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Massey CEO Unapologetic at Senate Safety Hearing

Massey Energy CEO Don Blankenship remained cool and unapologetic over his company’s role in the Upper Big Branch disaster during last week’s Senate hearing on mine safety. Legislators in the Senate Appropriations Subcommittee on Labor, Health and Human Services grilled Blankenship over his company’s safety record, as they attempted to determine what must be done to improve mine safety and enforcement following the worst mining accident in 40 years.

According to Blankenship, the 23 fatalities at Massey mines in the 10 years prior to Upper Big Branch were “about average.” “Massey does not place profits over safety,” he emphasized. “We never have and we never will. Period. From the day I became a member of Massey’s leadership team 20 years ago, I have made safety the number one priority.”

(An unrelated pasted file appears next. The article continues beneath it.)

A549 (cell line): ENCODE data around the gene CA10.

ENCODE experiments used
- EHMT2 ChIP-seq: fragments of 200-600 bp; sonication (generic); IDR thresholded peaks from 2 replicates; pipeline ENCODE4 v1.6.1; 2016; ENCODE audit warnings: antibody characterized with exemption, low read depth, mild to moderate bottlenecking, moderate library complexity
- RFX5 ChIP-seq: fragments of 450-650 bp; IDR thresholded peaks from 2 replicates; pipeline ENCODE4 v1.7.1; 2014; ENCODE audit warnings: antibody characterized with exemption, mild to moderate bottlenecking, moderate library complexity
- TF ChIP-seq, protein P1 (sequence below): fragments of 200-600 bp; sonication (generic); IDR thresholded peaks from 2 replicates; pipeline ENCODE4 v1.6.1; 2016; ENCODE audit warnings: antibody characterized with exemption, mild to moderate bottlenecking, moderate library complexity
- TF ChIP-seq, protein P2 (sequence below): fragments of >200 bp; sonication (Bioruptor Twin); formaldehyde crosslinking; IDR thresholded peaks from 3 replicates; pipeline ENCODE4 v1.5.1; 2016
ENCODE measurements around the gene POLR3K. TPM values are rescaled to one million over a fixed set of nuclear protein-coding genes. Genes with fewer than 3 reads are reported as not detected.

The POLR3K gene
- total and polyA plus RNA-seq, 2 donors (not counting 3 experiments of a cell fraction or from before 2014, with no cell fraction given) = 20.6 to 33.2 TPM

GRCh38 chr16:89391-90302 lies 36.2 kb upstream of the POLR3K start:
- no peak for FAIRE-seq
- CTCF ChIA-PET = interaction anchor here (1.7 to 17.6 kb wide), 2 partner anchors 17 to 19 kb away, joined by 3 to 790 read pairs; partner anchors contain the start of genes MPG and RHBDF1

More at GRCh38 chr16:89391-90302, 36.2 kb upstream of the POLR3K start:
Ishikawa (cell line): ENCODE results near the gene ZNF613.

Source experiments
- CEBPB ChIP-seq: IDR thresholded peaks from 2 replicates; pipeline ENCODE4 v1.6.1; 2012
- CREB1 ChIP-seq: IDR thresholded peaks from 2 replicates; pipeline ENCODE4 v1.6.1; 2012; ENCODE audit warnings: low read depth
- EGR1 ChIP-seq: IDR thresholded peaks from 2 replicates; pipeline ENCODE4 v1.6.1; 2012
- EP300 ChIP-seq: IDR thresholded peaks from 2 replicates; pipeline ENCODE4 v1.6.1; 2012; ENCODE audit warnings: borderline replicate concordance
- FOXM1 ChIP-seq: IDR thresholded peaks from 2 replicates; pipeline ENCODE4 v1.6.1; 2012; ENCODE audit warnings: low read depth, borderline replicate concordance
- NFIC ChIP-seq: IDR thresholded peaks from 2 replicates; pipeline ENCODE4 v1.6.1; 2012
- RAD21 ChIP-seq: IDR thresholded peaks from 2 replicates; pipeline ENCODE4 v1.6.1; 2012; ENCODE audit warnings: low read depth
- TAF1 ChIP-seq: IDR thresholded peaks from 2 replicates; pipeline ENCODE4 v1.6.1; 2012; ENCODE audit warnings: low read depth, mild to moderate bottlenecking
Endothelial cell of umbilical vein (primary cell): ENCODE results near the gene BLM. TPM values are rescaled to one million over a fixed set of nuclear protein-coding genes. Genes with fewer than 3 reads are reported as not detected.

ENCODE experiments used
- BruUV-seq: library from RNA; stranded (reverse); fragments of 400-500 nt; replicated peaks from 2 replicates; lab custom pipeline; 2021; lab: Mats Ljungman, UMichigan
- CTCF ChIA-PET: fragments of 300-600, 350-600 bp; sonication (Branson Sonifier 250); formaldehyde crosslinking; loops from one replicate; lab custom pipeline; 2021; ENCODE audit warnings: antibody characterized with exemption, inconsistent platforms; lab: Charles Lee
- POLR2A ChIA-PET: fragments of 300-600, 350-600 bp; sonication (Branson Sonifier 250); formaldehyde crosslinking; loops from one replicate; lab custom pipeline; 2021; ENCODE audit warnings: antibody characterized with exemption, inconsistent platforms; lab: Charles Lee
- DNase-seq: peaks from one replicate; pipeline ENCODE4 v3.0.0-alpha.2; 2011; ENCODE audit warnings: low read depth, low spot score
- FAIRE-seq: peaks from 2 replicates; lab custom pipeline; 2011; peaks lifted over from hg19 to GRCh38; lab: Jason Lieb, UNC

Cecil E. Roberts, president of the United Mine Workers of America contested Blankenship’s claims. “I can’t come up with another coal company that’s had 23 miners in 10 years die,” he testified. “This isn’t average. This is deplorable.”

“This is the worst fatality rate in the industry either way you look at it, either before the explosion or after the explosion,” Roberts said.

West Virginia Senator Robert Byrd was similarly unconvinced. “I cannot fathom how an American business could practice such disgraceful health and safety policies while simultaneously boasting about its commitment to the safety of its workers,” the senator stated. “This is a clear record of blatant disregard for the welfare and safety of Massey miners. Shame.”

Frustration was also directed at the Mine Safety and Health Administration (MSHA) – the federal agency that enforces safety in mines. The agency’s resources are useless, Senator Byrd argued, if MSHA is not “demanding safety in the mines.”

Click here to watch the full hearing

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